The priesthood does not play a part in Avot’s succession list

Unlike the role of the priesthood in I Clement, the priesthood does not play a part in Avot’s succession list. The elders, the prophets, and the men of the Great Assembly are all explicitly denoted in Avot and thereby assume a role in Avot’s list. The Second Temple Leaders, the House of Gamaliel, and the tannaim also feature in Avot’s list since the members of these groups are listed together and in succession. In contrast, priests (like shoemakers (4:11)) only appear as individuals, and the priesthood as a result is omitted from Avot’s chain of transmission. As M.D. Herr has shown, however, priests were important teachers and officials during Temple times and therefore their omission from Avot requires an explanation. Consequently, scholars like Herr, who attribute the early portion of Avot to the Pharisees, hypothesize that the Pharisees omitted the priests from their chain of transmission sometime during the late Second Temple period in order to undermine other sects, such as the Sadducees, for whom the priesthood (so it is alleged) was a central element (see Finkelstein, Introduction, 9-11; M.D. Herr, ‘Continuum in the Chain of Torah Transmission’, Zion 44 (1979) [Hebrew], 44-56). It is questionable, however, whether the Pharisees actually viewed the priesthood as a vehicle for the Sadducees (see also above, Ch. 6 n. 36)). According to this hypothesis, one might suggest that Clement, unlike the Pharisees, was free to envision the Christian leadership as the heirs of the priests because he was not threatened by priesthood-oriented Jewish sects. It is questionable, however, whether this hypothesis (even if correct) can explain how the omission of the priests in the final edition of Avot was understood in the third century. Perhaps this omission was not understood polemically but as a natural derivative of rabbinic legal theory. As expressed in Avot 4:13, certain tannaim assumed that the Jewish polity was ruled by the crowns of Torah, of priesthood, and of kingship. These three crowns, moreover, were ‘the governmental extensions’ of the pillars of Avot 1:1: Torah, temple service, and correct civil behaviour (see Cohen, The Three Crowns, 19). Thus, according to this theory of the division of powers found in Avot, the priests did not belong in the chain of Torah transmission because their responsibilities were limited to officiating in the temple. Perhaps both priests and kings were omitted from Avot because the editor wanted to stress that only the rabbis were the true Torah authorities. In contrast, the Christian penchant for allegorizing and spiritualizing possibly led Christian authors such as Clement of Rome and Cyprian to view the Christian leadership as the spiritual counterpart to the Jewish priesthood of old (see E.W. Benson, Cyprian: His Life, His Times, His Work (London and New York, 1897), 31-34).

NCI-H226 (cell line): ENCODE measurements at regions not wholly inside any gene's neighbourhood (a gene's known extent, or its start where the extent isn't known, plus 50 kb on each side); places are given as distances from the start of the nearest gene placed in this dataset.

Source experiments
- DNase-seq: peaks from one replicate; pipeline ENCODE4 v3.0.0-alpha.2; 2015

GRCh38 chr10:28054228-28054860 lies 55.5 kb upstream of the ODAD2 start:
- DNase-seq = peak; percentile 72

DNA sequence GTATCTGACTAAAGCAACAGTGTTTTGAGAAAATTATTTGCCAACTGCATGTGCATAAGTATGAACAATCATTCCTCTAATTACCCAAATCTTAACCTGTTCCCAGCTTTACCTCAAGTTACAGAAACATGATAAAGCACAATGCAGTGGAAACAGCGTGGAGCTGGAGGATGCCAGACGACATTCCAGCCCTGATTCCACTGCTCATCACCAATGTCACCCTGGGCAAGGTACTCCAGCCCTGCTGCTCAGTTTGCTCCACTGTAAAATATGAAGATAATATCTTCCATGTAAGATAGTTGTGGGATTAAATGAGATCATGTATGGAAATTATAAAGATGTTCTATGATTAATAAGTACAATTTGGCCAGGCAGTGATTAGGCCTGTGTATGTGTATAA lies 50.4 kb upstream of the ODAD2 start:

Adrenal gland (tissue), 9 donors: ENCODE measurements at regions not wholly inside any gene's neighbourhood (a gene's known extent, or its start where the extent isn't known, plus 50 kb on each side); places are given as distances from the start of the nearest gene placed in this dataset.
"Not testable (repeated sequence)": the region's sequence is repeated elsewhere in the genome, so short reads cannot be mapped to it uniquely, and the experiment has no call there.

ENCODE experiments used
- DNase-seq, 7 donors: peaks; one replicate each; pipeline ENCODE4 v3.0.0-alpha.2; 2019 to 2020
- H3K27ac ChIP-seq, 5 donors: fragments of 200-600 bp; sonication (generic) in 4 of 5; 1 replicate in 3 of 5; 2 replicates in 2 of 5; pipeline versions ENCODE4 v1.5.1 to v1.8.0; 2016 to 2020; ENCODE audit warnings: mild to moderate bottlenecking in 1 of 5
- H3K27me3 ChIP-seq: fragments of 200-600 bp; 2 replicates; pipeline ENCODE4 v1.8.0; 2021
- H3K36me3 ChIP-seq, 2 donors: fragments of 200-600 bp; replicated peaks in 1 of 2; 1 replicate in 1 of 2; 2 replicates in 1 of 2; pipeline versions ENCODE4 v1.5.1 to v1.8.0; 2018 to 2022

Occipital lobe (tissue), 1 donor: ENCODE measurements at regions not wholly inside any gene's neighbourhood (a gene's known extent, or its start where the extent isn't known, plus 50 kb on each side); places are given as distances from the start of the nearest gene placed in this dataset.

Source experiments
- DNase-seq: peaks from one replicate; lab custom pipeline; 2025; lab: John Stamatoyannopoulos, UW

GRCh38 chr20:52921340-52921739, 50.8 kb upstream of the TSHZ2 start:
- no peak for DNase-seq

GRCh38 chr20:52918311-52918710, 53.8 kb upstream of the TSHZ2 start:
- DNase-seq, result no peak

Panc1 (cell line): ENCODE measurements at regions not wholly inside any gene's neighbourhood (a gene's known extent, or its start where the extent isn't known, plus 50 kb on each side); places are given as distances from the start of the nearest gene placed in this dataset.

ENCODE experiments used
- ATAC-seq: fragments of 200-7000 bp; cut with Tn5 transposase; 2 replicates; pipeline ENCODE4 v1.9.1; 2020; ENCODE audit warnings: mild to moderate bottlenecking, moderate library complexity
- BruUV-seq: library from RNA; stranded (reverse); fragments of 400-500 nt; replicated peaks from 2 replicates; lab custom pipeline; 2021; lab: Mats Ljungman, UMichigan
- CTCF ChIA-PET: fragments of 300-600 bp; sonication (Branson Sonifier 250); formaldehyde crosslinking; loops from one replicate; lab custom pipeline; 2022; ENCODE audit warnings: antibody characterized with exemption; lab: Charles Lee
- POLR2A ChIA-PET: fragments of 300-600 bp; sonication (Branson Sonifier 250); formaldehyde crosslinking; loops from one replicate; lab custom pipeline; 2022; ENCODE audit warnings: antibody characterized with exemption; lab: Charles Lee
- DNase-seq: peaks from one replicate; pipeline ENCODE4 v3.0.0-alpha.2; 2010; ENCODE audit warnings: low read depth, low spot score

Amram Tropper, Wisdom, Politics, and Historiography: Tractate Avot in the Context of the Graeco-Roman Near East (Oxford: Oxford University Press, 2004), 213-214, n. 11.


The Talmud remains for most classicists and for most non-Jews in all disciplines virtually a closed book

One document of paramount importance in the history of ancient medicine, the Talmud, remains for most classicists and, indeed, for most non-Jews in all disciplines, virtually a closed book. Yet it has a strong claim on the attention of the student of Greek medicine, for the medical researches of the Talmudic rabbis in some respects far surpass the extent of knowledge demonstrated in even the best of Greek medicine….